For those of the class of 2019, who are finishing college without yet landing a job, it can be daunting to choose a career path. Many of these new graduates, the first graduating class of Generation Z, have the skill sets needed to enter supply chain and logistics jobs, but they might not have ever considered this field or know enough about how to break in.
Here are a few steps you can take to help illustrate to new graduates the opportunities that abound in supply chain and logistics, allowing you to attract the newest members of the workforce to your business.
Sponsor Networking Events
Many young graduates may be pursuing local networking opportunities to get first-hand knowledge of different industries. Partner with young professional groups, local Chamber of Commerce or alumni networks to speak directly with young candidates and create relationships that may solidify their interest in your company.
According to the CSCMP’s study on Young Professionals in Supply Chain, younger candidates are primarily drawn to the field due to the variety of opportunities and job types that the profession offers (20 percent of survey participants) and firsthand exposure through internships, jobs, and courses (19 percent). While you have the attention of potential candidates during in-person networking events, communicate the different kinds of career paths that are available in supply chain and logistics and speak to any kind of training or growth opportunities that your organization offers internally to employees looking to branch out into other areas of the business.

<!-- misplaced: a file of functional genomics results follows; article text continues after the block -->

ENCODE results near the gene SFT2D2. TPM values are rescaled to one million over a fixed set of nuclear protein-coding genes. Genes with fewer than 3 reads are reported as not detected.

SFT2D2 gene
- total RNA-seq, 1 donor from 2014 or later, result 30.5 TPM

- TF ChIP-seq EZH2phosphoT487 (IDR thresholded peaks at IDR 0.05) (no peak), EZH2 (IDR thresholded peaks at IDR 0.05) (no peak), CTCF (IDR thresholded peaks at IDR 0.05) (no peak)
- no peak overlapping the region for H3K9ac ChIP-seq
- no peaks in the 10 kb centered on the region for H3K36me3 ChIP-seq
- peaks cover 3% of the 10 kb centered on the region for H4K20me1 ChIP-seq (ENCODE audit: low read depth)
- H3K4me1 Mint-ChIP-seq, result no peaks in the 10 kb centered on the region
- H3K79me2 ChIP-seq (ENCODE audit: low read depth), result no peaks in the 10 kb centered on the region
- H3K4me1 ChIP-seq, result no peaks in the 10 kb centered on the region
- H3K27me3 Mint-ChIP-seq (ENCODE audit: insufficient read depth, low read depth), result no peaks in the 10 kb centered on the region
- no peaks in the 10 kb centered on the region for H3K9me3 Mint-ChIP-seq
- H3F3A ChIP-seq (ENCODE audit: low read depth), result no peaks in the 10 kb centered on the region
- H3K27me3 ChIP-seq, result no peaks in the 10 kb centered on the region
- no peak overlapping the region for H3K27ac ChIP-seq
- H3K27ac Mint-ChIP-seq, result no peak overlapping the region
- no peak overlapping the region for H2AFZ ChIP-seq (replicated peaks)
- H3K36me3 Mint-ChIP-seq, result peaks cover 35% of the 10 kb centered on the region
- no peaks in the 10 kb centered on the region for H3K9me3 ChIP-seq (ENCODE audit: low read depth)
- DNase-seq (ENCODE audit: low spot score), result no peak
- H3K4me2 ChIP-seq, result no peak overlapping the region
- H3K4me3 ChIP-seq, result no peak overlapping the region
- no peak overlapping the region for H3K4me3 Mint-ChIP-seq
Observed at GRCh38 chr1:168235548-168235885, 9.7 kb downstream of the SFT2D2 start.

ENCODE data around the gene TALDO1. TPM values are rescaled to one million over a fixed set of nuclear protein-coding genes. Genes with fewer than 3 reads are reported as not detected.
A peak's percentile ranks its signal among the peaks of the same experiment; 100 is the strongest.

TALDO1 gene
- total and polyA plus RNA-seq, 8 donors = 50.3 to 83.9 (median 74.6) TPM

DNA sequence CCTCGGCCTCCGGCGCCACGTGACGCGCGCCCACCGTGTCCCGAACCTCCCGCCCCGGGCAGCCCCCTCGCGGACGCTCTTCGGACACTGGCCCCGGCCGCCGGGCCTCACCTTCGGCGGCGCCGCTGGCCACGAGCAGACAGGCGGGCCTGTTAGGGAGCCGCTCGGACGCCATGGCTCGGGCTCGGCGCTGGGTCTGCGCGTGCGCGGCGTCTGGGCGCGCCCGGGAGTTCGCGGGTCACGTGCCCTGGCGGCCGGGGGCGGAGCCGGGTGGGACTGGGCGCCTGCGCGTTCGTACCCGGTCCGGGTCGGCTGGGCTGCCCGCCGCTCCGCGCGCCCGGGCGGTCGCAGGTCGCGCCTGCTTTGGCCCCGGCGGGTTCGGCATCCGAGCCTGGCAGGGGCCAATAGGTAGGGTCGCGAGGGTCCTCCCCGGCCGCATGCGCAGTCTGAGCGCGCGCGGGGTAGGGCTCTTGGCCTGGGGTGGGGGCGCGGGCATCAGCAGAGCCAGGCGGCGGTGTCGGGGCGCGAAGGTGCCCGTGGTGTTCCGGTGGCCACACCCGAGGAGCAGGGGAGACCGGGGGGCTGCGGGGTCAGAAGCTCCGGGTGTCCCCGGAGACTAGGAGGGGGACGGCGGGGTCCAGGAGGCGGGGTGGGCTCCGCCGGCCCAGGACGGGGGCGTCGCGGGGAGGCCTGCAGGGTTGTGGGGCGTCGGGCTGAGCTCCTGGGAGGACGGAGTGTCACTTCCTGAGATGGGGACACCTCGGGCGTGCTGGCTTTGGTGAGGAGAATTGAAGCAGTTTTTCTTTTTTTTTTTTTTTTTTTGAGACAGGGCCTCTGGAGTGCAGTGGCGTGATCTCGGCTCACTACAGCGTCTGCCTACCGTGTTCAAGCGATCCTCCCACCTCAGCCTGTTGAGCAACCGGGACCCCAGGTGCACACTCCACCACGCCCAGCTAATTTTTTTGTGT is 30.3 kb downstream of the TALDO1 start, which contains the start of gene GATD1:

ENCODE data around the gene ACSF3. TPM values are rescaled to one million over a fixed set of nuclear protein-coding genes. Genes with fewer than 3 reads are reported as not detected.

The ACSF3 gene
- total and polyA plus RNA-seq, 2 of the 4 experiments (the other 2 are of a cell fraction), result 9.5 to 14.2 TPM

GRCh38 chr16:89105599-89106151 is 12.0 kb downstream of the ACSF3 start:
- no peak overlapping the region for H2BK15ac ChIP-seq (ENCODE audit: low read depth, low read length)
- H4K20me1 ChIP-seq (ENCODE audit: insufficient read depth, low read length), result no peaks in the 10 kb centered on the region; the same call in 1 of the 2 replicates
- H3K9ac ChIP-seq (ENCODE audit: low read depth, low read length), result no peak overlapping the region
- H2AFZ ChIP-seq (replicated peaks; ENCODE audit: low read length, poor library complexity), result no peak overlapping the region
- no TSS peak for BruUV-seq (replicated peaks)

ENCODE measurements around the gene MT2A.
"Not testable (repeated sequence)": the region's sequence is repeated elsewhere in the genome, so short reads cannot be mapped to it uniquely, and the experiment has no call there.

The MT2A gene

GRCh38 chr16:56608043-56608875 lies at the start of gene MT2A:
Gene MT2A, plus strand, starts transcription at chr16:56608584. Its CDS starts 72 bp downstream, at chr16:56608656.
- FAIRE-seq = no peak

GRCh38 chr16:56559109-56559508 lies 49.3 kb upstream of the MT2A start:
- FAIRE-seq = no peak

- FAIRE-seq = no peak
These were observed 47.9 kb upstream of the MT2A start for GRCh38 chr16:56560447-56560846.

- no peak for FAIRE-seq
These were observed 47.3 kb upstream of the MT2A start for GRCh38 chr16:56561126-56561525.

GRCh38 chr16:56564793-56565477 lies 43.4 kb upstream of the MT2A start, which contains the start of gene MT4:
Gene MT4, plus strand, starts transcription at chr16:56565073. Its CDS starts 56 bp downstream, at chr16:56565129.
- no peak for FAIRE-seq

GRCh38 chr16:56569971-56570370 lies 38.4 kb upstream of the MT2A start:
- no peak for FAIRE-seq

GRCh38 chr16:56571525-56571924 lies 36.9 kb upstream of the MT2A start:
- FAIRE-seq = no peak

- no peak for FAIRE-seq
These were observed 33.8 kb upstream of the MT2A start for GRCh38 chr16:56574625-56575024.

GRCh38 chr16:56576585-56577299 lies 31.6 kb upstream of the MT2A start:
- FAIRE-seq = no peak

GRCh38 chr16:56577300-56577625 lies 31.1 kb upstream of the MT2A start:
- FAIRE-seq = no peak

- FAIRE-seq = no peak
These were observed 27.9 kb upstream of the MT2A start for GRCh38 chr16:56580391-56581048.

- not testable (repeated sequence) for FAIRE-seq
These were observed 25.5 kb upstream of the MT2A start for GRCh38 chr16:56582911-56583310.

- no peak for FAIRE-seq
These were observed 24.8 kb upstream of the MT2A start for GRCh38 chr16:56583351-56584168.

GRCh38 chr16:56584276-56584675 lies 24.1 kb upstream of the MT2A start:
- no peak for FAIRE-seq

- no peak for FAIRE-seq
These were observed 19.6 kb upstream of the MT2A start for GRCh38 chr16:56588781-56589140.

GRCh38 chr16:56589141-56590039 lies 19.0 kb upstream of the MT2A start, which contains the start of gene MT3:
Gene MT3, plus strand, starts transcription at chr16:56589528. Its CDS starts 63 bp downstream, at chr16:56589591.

Have a Presence at University Career Fairs
Get a leg up on the competition for next year by having a presence at local universities’ career fairs this fall semester. This not only increases visibility for your company and supply chain as an industry, but also provides students the opportunity to have their questions answered in real time and signals to them that supply chain companies are actively seeking out young talent, not just established professionals.